Doctor of Nursing Practice (DNP) Projects

Access Control

Open Access

Embargo Period


Degree Program

Doctor of Nursing Practice

Degree Track

Post Master's DNP Completion

Year Degree Awarded


Month Degree Awarded



anosognosia, lack of insight insight to mental illness, unawareness of mental illness, barrier in mental health, barrier to adherence in mental health, barrier to treatment in mental health


Jean DeMartinis, PhD, FNP, BC

DNP Project Chair

Jean DeMartinis, PhD, FNP, BC

DNP Project Member Name

James “Jim” Pedulla, MD, Medical Director, Neighborhood PACE

DNP Project Outside Member Name

James “Jim” Pedulla, MD, Medical Director, Neighborhood PACE


Background: An alarming percentage of individuals with severe mental illness lack insight or awareness of their disorders, a symptom known as anosognosia. Due to the obscurity of the symptom of anosognosia, clinicians may misinterpret patients’ thoughts about their diagnosis as being in denial rather than an extension of their disorder, a lack of insight. Misidentifying or inappropriately addressing this key symptom can lead to poor mental health and psychosocial outcomes.

Purpose: The aim of this Integrative Review (IR) was to garner the best evidence to develop a Toolkit and a presentation to educate clinicians about anosognosia in mental illness, including screening tools for the symptom, and interventions for practice.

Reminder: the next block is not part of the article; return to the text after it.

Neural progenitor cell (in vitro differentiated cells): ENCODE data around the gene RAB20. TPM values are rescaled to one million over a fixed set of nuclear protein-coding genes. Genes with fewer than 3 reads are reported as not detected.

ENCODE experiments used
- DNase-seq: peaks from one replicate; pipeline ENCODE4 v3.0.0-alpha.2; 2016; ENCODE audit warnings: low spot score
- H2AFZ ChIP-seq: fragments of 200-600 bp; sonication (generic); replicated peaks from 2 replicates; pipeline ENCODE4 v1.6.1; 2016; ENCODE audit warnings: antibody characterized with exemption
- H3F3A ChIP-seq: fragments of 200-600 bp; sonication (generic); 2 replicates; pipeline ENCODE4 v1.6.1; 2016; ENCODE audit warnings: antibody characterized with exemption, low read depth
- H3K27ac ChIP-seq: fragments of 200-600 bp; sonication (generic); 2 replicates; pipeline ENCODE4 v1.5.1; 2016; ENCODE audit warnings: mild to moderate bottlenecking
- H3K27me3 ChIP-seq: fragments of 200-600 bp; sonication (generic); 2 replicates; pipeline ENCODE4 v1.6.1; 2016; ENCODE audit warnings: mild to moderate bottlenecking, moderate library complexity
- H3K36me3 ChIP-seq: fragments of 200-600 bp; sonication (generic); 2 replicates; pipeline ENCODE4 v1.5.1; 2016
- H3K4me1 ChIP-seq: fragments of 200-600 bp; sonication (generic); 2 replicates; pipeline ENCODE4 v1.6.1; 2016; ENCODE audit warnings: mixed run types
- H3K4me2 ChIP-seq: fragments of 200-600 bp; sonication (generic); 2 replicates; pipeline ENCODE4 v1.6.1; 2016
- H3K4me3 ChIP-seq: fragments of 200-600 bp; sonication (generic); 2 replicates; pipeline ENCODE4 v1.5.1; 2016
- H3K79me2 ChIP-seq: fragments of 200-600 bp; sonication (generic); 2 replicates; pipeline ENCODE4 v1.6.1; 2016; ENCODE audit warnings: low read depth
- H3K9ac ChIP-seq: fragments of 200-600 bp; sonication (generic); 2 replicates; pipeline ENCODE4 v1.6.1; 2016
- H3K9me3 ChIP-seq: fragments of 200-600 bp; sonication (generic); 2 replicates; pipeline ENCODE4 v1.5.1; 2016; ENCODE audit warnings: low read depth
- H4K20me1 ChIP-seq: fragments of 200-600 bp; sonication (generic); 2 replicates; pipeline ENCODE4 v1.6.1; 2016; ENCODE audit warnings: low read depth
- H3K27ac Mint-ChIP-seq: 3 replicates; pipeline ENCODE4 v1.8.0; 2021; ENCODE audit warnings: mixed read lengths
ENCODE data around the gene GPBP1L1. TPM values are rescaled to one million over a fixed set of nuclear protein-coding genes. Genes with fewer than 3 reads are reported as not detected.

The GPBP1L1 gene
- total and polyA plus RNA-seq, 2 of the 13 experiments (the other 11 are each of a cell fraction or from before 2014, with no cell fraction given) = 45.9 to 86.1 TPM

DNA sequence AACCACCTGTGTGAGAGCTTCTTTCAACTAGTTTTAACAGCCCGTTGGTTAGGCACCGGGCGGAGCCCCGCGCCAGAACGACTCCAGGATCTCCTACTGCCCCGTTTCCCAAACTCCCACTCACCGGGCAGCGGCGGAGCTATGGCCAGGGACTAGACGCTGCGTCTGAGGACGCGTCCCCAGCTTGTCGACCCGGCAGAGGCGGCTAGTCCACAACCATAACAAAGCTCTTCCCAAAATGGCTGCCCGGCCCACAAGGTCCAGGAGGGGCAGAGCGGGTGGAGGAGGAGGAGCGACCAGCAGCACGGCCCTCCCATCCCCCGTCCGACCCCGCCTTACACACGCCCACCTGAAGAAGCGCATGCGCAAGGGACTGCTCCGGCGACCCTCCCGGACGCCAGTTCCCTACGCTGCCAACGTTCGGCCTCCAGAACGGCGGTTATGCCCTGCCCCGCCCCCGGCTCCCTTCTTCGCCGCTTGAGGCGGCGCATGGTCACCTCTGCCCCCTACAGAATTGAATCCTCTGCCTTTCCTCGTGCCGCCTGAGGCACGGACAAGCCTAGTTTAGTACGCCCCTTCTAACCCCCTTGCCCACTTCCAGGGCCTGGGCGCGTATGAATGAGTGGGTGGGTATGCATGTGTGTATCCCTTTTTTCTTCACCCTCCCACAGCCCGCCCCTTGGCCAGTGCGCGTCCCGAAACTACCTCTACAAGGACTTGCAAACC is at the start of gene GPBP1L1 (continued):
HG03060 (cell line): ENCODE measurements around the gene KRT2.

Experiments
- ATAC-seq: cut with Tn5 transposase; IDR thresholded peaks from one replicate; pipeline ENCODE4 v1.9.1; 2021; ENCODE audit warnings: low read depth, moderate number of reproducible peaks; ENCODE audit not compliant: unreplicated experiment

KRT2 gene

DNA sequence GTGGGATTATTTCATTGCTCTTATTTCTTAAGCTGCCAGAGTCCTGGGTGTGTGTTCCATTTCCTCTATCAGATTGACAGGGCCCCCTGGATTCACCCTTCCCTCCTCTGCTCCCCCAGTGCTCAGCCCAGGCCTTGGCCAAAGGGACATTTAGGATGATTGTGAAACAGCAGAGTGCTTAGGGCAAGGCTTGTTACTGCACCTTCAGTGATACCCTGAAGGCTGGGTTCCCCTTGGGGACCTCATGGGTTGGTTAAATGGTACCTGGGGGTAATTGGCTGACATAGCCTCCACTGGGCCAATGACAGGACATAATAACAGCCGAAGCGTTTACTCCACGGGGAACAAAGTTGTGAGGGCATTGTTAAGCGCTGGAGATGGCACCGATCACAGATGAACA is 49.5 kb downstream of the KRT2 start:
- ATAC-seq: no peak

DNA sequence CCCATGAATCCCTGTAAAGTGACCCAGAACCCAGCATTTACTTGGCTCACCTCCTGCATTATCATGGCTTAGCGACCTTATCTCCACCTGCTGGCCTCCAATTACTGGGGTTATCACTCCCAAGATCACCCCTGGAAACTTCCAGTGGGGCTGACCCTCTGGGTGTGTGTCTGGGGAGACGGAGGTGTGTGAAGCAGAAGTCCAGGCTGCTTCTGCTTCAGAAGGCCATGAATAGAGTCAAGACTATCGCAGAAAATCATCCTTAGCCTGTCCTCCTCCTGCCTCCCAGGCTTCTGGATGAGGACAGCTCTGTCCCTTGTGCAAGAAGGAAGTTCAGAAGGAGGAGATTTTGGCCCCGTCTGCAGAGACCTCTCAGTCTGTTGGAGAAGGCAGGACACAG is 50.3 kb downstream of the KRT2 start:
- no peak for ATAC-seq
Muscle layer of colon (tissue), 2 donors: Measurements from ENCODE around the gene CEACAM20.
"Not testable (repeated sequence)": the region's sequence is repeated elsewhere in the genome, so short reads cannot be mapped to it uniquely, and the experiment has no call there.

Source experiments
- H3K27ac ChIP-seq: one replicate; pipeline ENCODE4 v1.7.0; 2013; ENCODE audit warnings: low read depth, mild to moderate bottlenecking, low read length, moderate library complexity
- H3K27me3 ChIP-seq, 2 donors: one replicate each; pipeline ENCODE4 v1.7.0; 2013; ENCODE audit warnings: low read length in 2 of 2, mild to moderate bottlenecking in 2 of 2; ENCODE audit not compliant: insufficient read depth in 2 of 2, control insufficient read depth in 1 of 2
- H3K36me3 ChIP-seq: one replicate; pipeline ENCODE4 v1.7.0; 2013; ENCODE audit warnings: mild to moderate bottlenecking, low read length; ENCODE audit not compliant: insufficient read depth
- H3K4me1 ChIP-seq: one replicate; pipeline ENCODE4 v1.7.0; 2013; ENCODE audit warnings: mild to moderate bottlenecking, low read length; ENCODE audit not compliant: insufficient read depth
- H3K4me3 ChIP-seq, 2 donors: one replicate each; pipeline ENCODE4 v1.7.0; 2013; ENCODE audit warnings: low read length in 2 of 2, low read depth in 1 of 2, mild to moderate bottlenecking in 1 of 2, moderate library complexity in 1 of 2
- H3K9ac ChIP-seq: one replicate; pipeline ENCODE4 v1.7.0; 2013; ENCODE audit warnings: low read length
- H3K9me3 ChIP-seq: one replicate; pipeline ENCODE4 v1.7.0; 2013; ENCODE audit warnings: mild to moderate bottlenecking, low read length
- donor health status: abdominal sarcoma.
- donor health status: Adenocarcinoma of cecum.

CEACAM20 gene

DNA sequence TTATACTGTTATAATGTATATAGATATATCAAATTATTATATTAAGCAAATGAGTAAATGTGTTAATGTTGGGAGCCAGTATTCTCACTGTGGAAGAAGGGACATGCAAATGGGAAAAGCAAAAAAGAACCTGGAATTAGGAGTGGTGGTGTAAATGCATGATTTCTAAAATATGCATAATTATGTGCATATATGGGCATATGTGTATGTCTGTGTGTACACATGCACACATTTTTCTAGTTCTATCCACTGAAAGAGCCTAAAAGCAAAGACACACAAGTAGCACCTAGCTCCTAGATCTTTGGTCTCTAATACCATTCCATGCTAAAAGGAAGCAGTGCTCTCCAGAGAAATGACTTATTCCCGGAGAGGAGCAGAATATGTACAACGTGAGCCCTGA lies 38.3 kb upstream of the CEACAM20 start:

Methods: A multi-tier IR of the literature was completed to include systematic reviews, highly graded investigations, and expert opinions. A secondary search on Google was used to find public, governmental, commercial, and academic resources.

Results: Highly rated evidence was used to create the Anosognosia, Mental Illness Screening & intervention Strategies (AMISS) Toolkit©, including a Practice Algorithm©, two screening tools, two therapeutic modalities, and additional resources. The oral presentation about Anosognosia and the contents of the AMISS Toolkit significantly increased the awareness and knowledge of the clinicians in regard to screening and intervening for anosognosia in their patients with serious mental illness who lack insight into their disorders. With their feedback, the AMISS Toolkit was modified, and an electronic version was left as a sustainable At-A-Glance resource.

Conclusion: A Toolkit (with presentation) is an ideal way to educate clinicians about a disorder and to share resources. The AMISS Toolkit can serve as a resource for clinicians who are not experts in complex mental health disorders of their patients.

Creative Commons License

Creative Commons License
This work is licensed under a Creative Commons Attribution-Noncommercial-No Derivative Works 3.0 License.

Included in

Nursing Commons